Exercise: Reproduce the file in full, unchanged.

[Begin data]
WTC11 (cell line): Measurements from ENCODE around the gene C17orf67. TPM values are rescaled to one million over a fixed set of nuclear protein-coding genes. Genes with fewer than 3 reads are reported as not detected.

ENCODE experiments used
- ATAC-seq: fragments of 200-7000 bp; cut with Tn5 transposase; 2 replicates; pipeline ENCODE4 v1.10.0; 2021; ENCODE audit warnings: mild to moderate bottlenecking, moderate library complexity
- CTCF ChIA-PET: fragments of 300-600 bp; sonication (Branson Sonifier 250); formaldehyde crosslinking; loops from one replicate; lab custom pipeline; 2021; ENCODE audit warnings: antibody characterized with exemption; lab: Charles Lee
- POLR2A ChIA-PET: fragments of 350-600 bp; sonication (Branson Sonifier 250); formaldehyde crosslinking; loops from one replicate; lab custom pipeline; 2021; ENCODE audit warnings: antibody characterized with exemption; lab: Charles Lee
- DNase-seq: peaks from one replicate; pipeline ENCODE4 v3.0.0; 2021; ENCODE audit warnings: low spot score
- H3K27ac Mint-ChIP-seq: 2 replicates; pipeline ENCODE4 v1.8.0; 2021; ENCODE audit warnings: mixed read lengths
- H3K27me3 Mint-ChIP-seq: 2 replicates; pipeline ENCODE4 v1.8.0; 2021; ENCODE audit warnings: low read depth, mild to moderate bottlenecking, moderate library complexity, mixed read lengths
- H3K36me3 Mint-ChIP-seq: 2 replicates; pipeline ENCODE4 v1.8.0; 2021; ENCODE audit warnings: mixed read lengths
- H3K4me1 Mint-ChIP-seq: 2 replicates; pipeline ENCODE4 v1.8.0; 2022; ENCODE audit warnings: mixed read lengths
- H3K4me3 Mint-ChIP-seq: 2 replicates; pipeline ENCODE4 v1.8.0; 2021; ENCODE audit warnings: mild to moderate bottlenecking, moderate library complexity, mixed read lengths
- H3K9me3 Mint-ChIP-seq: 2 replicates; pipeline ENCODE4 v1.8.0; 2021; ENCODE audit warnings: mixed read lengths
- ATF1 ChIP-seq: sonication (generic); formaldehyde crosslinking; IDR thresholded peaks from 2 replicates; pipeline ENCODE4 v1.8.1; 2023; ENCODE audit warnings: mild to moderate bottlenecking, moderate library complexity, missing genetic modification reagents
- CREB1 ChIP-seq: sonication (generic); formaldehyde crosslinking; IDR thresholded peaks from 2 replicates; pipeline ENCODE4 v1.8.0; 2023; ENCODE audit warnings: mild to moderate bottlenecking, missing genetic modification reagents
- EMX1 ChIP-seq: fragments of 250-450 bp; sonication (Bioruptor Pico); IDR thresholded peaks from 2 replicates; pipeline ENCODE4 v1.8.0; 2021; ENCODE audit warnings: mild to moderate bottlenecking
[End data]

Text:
WTC11 (cell line): Measurements from ENCODE around the gene C17orf67. TPM values are rescaled to one million over a fixed set of nuclear protein-coding genes. Genes with fewer than 3 reads are reported as not detected.

ENCODE experiments used
- ATAC-seq: fragments of 200-7000 bp; cut with Tn5 transposase; 2 replicates; pipeline ENCODE4 v1.10.0; 2021; ENCODE audit warnings: mild to moderate bottlenecking, moderate library complexity
- CTCF ChIA-PET: fragments of 300-600 bp; sonication (Branson Sonifier 250); formaldehyde crosslinking; loops from one replicate; lab custom pipeline; 2021; ENCODE audit warnings: antibody characterized with exemption; lab: Charles Lee
- POLR2A ChIA-PET: fragments of 350-600 bp; sonication (Branson Sonifier 250); formaldehyde crosslinking; loops from one replicate; lab custom pipeline; 2021; ENCODE audit warnings: antibody characterized with exemption; lab: Charles Lee
- DNase-seq: peaks from one replicate; pipeline ENCODE4 v3.0.0; 2021; ENCODE audit warnings: low spot score
- H3K27ac Mint-ChIP-seq: 2 replicates; pipeline ENCODE4 v1.8.0; 2021; ENCODE audit warnings: mixed read lengths
- H3K27me3 Mint-ChIP-seq: 2 replicates; pipeline ENCODE4 v1.8.0; 2021; ENCODE audit warnings: low read depth, mild to moderate bottlenecking, moderate library complexity, mixed read lengths
- H3K36me3 Mint-ChIP-seq: 2 replicates; pipeline ENCODE4 v1.8.0; 2021; ENCODE audit warnings: mixed read lengths
- H3K4me1 Mint-ChIP-seq: 2 replicates; pipeline ENCODE4 v1.8.0; 2022; ENCODE audit warnings: mixed read lengths
- H3K4me3 Mint-ChIP-seq: 2 replicates; pipeline ENCODE4 v1.8.0; 2021; ENCODE audit warnings: mild to moderate bottlenecking, moderate library complexity, mixed read lengths
- H3K9me3 Mint-ChIP-seq: 2 replicates; pipeline ENCODE4 v1.8.0; 2021; ENCODE audit warnings: mixed read lengths
- ATF1 ChIP-seq: sonication (generic); formaldehyde crosslinking; IDR thresholded peaks from 2 replicates; pipeline ENCODE4 v1.8.1; 2023; ENCODE audit warnings: mild to moderate bottlenecking, moderate library complexity, missing genetic modification reagents
- CREB1 ChIP-seq: sonication (generic); formaldehyde crosslinking; IDR thresholded peaks from 2 replicates; pipeline ENCODE4 v1.8.0; 2023; ENCODE audit warnings: mild to moderate bottlenecking, missing genetic modification reagents
- EMX1 ChIP-seq: fragments of 250-450 bp; sonication (Bioruptor Pico); IDR thresholded peaks from 2 replicates; pipeline ENCODE4 v1.8.0; 2021; ENCODE audit warnings: mild to moderate bottlenecking